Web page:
The ability to successfully manage and resolve conflict depends on four key skills. Together, these four skills result in the ability to take conflict in stride and resolve differences in ways that build trust and confidence.
Remember the old, stereotypical advice about taking a deep breath when you first feel upset? Well, it’s still good advice. That’s because the first reaction to frustration is purely physiological: you receive a rush of adrenaline to prepare you to take action in real danger. In most cases, simply taking a few moments to practice deep breathing will allow your body to calm down. Deep, slow breathing indirectly tells your body that all danger has now passed; as a consequence, your body will stop producing adrenaline and your arousal will cease.
Use your abdominal muscles to breathe, so your stomach moves in and out against your hand. This is abdominal breathing or deep breathing, the kind of breathing you did naturally as a baby and still do when you’re asleep or very calm. Slow deep breathing reverses your body’s stress response of anxiety, slows the heart, reduces blood pressure so it is closer to normal levels and releases endorphins, your body’s natural painkillers.
• Begin by breathing in slowly through your nostrils
• Breathe in slowly, silently saying the word “in”
• Then breathe out slowly, silently saying the word “out” as you let the air escape through pursed lips
When people are upset, the words they use rarely convey the issues and needs at the heart of the problem. When we listen for what is felt as well as said, we connect more deeply to our own needs and emotions, and to those of other people.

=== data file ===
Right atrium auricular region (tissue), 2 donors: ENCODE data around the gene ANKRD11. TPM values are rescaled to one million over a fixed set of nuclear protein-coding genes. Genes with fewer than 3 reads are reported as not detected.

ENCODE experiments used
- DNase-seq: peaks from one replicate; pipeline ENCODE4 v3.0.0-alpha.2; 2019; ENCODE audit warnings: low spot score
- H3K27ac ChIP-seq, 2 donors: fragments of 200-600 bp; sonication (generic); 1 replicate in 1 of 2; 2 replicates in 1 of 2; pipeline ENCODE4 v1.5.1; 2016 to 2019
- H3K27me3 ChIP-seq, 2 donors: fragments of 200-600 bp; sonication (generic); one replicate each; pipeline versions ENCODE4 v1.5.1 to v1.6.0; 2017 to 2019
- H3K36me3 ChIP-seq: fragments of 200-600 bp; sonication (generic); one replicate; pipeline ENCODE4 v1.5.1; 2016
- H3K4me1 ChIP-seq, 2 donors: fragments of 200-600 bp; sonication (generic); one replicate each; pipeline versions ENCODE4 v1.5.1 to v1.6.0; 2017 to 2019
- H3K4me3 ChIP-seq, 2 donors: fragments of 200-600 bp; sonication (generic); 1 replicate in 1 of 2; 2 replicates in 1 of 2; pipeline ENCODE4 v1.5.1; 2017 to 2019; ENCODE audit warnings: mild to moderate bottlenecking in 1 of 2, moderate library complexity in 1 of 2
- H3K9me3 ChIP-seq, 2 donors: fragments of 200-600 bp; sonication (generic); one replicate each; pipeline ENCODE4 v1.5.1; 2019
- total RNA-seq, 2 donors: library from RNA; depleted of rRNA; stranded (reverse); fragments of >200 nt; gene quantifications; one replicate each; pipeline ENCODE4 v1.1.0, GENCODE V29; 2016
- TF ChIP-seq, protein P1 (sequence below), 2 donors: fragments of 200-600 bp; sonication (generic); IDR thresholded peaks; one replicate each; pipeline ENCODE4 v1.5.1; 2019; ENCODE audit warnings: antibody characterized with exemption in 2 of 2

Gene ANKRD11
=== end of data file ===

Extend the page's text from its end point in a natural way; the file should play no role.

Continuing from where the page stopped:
• Listen to the reasons the other person gives for being upset
• Make sure you understand what the other person is telling you—from his or her point of view
• Repeat the other person’s words, and ask if you have understood correctly
• Ask if anything remains unspoken, giving the person time to think before answering
• Resist the temptation to interject your own point of view until the other person has said everything he or she wants to say and feels that you have listened to and understood his or her message
a) “You must be very angry.”
He may say, “I am not angry.” This is called Denial. We can reply to this defense by saying: “I hope you aren’t because anger is a very painful emotion. But if you want to talk about it, I’ll listen.” We are standing our ground, letting him know that we are prepared to cooperate with him in an atmosphere of mutual respect if he is interested.
b) “You sound very angry. What happened to make you so angry?”
This intervention has the advantage of skipping the issue of emotions and focusing on the precipitating factors that caused it. It offers an invitation to get relief by verbalizing the event in a non-threatening, non-judgmental context.
c) “That must have made you angry. I’d be angry if that happened to me.”
By using the word “angry” in our intervention, we are giving his out-of-control emotion a handle he can grasp. We are also giving him permission to describe the emotion that he is experiencing.
d) “I’m sorry you are so angry.”
Many people have learned that “I’m sorry” is tantamount to an admission of guilt, but “I’m sorry” is really an expression of regret. Regret is the sincere wish that things were not the way they are. We know that anger hurts, and we regret that the other individual is in so much pain.
4) Ask Questions:
You must ask questions that get to the cause of the problem. Avoid accusatory questions (“Why are you late again? You’re seeing someone else, aren’t you?”). Ask “What” questions that can’t be brushed off with a simple Yes or No. Here are a few examples:
• What angered you the most?
• What was the worst thing about it?
• What was going through you mind when that happened?
• What are you trying to achieve?
• What will make you happy?